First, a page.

COVID Car Sales - Reasons for the Motor Trade to be optimistic in 2021

The New Car market is down more than 20% and the Used Car market is down 6% in January 2021, but with restrictions continuing until Easter and a slow re-opening predicted is there any cause for optimism in the Motor Trade?

COVID Car Sales

The fact dealers have managed to keep their businesses going and achieve that level of sales, largely in an online capacity, is impressive and shows that the Motor Trade is not lacking in resilience and innovation. However, with restrictions set to continue for the time being and re-opening set to be a slow process, do the Motor Trade have any reason to be optimistic about about new and used car sales in 2021?

In our business at MotorCheck we interact with dealers, manufacturers and other members of the trade on a daily basis and even though they all agree that it’s a very tough environment for their business right now, there are some reasons to maintain an optimistic outlook for the remainder of the year and especially when restrictions begin to lift.

Hindsight is 20-20 vision

Whilst 2020 was a tough year for many, lessons were learned and we have the hindsight of prior lockdowns and how the market reacted firmly in our rear-view mirror. The market recovered well after lockdown 1.0 and much of the inactivity over March-April-May 2020 was recovered in June-July-August 2020, especially in the Used Car sector. Car dealers have also learned how to operate effectively during lockdown and adapted quickly. Online sales are increasingly popular and becoming second nature to customers. New digital tools are being adopted quickly and when restrictions are lifted many in the trade will expect a rapid recovery and they will be in position to make the most of both online and face-to-face opportunities.

Foreign holidays are out for another year

One of the biggest industries to suffer badly at the hands of COVID is undoubtedly the travel industry and based on Dr. Tony Holohan’s recent predictions foreign holidays will again be off the table for the summer of 2021. With little or no chance of the family holiday to sunnier climes this year many may opt for a new car this year. Anecdotally we are also hearing that the Camper Van market is already booming in anticipation of “the staycation”.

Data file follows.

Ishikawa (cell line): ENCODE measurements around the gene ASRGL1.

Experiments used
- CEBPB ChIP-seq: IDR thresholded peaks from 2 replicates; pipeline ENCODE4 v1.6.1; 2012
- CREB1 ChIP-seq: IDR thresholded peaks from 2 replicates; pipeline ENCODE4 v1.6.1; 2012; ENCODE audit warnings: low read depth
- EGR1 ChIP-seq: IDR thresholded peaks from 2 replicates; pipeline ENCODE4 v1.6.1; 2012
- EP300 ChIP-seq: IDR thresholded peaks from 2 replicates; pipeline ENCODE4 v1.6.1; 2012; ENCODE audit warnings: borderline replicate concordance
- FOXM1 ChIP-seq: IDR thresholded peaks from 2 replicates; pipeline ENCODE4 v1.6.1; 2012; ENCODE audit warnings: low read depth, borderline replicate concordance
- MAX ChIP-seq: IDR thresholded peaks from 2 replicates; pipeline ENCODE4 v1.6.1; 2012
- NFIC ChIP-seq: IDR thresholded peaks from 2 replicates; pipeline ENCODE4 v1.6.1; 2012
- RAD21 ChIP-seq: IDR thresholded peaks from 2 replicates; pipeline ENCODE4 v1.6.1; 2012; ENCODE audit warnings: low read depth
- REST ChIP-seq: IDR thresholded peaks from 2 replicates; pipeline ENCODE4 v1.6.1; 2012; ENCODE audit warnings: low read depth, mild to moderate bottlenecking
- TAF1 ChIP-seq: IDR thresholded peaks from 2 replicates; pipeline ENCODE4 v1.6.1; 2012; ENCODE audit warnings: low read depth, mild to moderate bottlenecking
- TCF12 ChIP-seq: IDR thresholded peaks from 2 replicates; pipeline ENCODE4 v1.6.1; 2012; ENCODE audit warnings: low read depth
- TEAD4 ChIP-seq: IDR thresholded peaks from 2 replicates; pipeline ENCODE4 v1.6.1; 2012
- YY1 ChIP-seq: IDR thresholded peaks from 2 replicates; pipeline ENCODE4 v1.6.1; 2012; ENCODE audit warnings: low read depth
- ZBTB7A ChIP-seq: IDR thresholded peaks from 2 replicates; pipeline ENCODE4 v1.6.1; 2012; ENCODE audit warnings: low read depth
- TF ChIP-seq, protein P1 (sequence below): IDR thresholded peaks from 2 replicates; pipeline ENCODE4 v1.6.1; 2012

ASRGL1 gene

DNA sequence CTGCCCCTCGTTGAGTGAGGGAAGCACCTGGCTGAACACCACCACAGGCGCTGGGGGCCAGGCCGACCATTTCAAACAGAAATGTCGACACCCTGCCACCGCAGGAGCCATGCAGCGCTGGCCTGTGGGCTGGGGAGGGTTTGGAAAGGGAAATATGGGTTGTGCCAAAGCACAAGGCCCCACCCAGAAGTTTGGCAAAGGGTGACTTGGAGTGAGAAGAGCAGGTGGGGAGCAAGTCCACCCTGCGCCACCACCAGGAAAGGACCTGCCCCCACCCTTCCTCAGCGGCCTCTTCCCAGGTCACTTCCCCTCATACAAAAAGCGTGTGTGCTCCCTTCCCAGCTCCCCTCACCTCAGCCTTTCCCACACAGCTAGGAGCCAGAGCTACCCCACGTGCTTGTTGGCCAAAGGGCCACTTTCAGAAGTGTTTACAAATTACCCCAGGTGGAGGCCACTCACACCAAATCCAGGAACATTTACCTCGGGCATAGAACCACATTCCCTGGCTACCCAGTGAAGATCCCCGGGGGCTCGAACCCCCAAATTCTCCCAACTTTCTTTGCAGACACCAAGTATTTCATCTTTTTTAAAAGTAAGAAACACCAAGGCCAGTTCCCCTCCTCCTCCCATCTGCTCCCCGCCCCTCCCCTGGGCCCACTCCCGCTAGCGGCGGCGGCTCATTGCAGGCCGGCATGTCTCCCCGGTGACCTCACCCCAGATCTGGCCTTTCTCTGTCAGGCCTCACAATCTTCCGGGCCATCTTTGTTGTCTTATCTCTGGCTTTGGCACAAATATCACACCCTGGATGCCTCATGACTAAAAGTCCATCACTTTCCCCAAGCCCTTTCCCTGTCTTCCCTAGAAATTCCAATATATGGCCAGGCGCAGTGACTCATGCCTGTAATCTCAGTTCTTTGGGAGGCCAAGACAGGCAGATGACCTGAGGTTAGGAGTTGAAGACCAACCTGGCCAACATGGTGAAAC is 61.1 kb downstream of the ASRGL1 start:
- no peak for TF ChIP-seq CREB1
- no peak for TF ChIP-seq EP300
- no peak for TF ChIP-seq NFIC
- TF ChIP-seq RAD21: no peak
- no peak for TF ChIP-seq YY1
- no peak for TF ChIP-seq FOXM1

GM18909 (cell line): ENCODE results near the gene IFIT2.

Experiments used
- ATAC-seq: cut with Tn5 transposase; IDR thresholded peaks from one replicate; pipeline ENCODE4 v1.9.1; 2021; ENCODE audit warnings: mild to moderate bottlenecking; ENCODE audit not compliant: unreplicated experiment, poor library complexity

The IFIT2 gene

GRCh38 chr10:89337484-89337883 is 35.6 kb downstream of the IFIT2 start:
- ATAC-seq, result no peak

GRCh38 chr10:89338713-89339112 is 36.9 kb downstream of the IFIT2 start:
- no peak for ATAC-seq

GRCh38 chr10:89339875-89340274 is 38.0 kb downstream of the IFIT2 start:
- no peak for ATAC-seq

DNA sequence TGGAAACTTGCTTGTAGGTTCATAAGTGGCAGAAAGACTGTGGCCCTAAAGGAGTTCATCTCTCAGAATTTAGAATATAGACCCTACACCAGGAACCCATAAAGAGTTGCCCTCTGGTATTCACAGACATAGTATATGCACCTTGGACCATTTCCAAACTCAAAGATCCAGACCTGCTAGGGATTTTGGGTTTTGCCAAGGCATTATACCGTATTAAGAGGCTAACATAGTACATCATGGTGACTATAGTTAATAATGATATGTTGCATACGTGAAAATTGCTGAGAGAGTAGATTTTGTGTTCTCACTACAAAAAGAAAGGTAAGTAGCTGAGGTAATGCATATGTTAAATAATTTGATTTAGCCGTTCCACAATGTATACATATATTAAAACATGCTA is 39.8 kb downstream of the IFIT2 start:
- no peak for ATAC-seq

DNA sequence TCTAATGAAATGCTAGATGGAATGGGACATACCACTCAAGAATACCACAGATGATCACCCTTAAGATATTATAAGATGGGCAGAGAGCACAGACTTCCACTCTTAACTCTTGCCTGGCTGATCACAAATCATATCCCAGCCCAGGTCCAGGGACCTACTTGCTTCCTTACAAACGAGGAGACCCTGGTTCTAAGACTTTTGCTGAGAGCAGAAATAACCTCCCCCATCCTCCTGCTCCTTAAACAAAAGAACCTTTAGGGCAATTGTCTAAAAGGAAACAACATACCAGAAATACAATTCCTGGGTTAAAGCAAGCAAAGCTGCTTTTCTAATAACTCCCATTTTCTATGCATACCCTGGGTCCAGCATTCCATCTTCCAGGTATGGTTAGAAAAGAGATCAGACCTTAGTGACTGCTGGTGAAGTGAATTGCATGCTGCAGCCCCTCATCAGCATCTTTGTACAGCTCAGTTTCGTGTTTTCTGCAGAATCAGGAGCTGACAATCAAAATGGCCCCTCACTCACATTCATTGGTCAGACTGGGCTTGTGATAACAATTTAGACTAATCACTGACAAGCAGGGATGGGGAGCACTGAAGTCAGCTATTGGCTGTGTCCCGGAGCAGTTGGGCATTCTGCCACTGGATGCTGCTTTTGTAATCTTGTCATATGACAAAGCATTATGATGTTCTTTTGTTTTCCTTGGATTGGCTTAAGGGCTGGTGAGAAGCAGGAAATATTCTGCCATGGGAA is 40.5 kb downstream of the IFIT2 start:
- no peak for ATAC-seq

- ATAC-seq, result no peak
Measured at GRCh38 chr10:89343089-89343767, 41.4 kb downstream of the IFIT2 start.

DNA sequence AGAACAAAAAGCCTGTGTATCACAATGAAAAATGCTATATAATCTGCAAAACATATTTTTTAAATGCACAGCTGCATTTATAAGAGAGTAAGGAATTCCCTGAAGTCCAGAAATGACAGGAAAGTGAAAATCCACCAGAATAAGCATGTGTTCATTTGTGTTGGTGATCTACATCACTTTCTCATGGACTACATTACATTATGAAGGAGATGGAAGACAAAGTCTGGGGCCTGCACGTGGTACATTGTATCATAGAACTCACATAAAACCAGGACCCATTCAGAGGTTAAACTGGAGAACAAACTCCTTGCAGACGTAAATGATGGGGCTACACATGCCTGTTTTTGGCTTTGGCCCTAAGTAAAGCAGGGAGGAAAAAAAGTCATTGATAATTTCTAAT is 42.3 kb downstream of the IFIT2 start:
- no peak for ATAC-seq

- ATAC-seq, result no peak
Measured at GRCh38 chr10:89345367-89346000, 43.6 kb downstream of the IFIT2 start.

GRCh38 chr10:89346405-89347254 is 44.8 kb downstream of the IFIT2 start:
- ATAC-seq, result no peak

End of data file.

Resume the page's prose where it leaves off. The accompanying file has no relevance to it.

Opting out of public transport

The public have been avoiding public transport and even when restrictions begin to loosen many will not feel as safe going back to public transport as they previously did. COVID has instilled panic in many but will also ensure that people will be rightly cautious about returning to normal behaviour especially when it involves crowded public spaces. We already have seen evidence of many first-time buyers entering the car market after lockdown 1.0. This trend is set to continue.

Disposable income and savings

The is no doubt that multiple lockdowns have wreaked havoc on the jobs market and many have lost their jobs. However, what lockdown 1.0 has taught us is that most will return to fulltime employment when restrictions lift. Those who have been lucky enough to retain their employment have had little opportunity to spend, so savings levels are at an all-time high and there will undoubtedly be a glut of disposable income waiting to be spent one the economy reopens. Who would not be tempted by that “feel-good factor” of upgrading your car?

Interest rates are at an all time low

Combined with the fact that savings are at an all-time high is the fact that interest rates are at an all-time low. That means one thing, when the restrictions are lifted there will be great finance deals on offer in all sectors of the Motor Trade.

Revenge buying will become popular

The term “revenge buying” has been coined to describe making oneself feel better by engaging in retail therapy. After this pandemic ends and restrictions are lifted people will want to lift their spirits with a frivolous, feel good purchase. There is little doubt that one of the top contenders for that purchase will be a buying a brand new car or upgrading a used car.